Institute for War and Peace Reporting | Giving Voice, Driving Change
Iraqi journalists say the skills they have acquired from IWPR training and mentoring have played a crucial role in their career development, enabling them to get good jobs in local media organisations.
A straw poll of journalists trained by IWPR since 2003 have said the lessons they’ve learnt and the experience they’ve gained has helped them advance in Iraqi print, television, radio and online news operations. In particular, they link their success to IWPR’s support for their skills development, including in-class and practical training with the Institute’s editor-trainers.
IWPR has trained at least 900 journalists in reporting, editing and management over the past few years. Scores of these trainees have gone to get good jobs in media throughout the country.
Former IWPR trainee journalist Frman Abdul-Rahman now heads the documentary department at the Kurdish News Network, KNN, a prominent satellite news channel based in Sulaimaniyah, in Iraqi Kurdistan. He has authored a journalism handbook based on IWPR’s training sessions.
He has also held managerial posts in local media and currently sits on the editorial board of Wusha, the media company that runs KNN and other news outlets.
Abdul-Rahman was first trained by IWPR in 2004. He began his journalism career in 1999, but had “very local and limited” exposure to media.
“I had no opportunities for career development prior to IWPR training,” he said. “Before IWPR courses, I thought journalism was just [about] writing. Everything I’ve learned about journalism I’ve learned from IWPR.”
Abdul-Rahman trained local newspapers and journalists on feature writing, based on the skills he acquired attending IWPR’s courses and under the mentorship of editors.
“Part of the reason I got those positions, including the last one, was because of IWPR’s training,” he said.
“Today there is a generation of journalists in the [Kurdistan] region called the ‘IWPR generation’,” he said. “They work at different news organisations, and are known to be highly professional, paying attention to editing and accuracy. They practice professional journalism.”
IWPR-trained journalist Ali Kareem, who serves as Baghdad Radio’s newsroom manager, first attended an IWPR training course in 2005. Since then, he has participated in four workshops “which really impacted me as a reporter … At the beginning [of my career], I would write standard news and stories that didn't take much effort.
“But after IWPR’s courses I developed great feature-writing skills and wrote many stories that were published online. At that time, I was working as a correspondent for Baghdad Radio, but after proving myself a s a good reporter through IWPR’s courses, I was promoted to newsroom manager in March 2010.”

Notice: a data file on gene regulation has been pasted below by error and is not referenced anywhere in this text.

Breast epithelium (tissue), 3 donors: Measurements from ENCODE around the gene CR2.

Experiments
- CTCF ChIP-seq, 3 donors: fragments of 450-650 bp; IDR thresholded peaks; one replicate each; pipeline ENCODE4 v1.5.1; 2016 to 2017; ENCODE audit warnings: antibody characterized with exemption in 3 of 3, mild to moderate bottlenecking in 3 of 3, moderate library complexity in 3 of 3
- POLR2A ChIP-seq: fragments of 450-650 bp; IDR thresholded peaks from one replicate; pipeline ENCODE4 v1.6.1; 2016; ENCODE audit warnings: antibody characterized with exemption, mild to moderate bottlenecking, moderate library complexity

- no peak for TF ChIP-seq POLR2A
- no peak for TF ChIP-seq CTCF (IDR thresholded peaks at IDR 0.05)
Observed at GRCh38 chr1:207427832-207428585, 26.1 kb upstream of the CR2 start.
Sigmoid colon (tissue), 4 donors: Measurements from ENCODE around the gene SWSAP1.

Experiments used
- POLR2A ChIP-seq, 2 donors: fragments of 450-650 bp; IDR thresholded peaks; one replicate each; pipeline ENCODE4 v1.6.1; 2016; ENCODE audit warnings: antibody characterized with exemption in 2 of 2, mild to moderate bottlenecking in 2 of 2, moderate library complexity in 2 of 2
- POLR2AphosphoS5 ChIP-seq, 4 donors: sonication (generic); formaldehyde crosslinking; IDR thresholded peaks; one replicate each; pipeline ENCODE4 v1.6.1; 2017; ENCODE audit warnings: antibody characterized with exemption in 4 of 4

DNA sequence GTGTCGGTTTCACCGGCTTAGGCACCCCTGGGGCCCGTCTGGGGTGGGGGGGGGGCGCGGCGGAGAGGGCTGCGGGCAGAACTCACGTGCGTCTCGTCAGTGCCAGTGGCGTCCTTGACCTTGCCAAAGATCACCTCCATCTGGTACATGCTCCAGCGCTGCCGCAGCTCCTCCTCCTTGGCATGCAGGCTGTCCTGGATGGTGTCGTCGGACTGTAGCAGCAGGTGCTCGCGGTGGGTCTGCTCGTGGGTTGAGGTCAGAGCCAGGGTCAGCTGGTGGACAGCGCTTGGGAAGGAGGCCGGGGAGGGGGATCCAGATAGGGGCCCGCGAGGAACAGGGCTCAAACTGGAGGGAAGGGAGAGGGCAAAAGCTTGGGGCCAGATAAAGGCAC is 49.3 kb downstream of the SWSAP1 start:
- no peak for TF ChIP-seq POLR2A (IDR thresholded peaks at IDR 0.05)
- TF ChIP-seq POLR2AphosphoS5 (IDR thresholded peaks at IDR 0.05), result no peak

Samah Samad, an IWPR-trained reporter in Kirkuk, who is editor of Warden, a women’s magazine, said IWPR’s courses and practical training have helped to develop her career.
Samad, who first attended an IWPR course in 2003, has written extensively for IWPR. She began her career as a local reporter in Kirkuk, and after attending many IWPR courses was able to work for the regional and international press.
“I was one of the luckiest people because I began working with IWPR right at the beginning of my career, so I had the opportunity to really develop my skills,” she said.
“I'm very proud that I'm an IWPR reporter. Wherever I go, [journalists] immediately notice my unique style of writing stories and the skills I gained from IWPR’s helpful courses.
“Each course taught me something new … Now I can better write a story and the editor won't have as much trouble editing it. I have a strong background on the basics of story writing, thanks of course to IWPR’s training.”
Uthman al-Mukhtar, an award-winning Washington Post special correspondent in Anbar and a regular contributor to IWPR’s output, has worked as a journalist with local, Arab and international news organisations since 1998.
"The most important thing I’ve learned from working with IWPR is accuracy,” he said. “Reporting the news accurately and fairly was a central problem for the Iraqi media before and after 2003. In the time of the former regime, reporting was subject to selective and sectarian tendencies.
“With IWPR, I learned that I have to report the truth as it happens. It has permanently influenced me. Accuracy has become an integral part of my work. IWPR gave me confidence in myself. They made me the key player writing the story and asked me to take pictures, unlike the other organisations I worked for.”
IWPR local editors Mohammed Furat and Hogar Hasan contributed to this report from Erbil. Editorial coordinator Farah Ali contributed from Baghdad.
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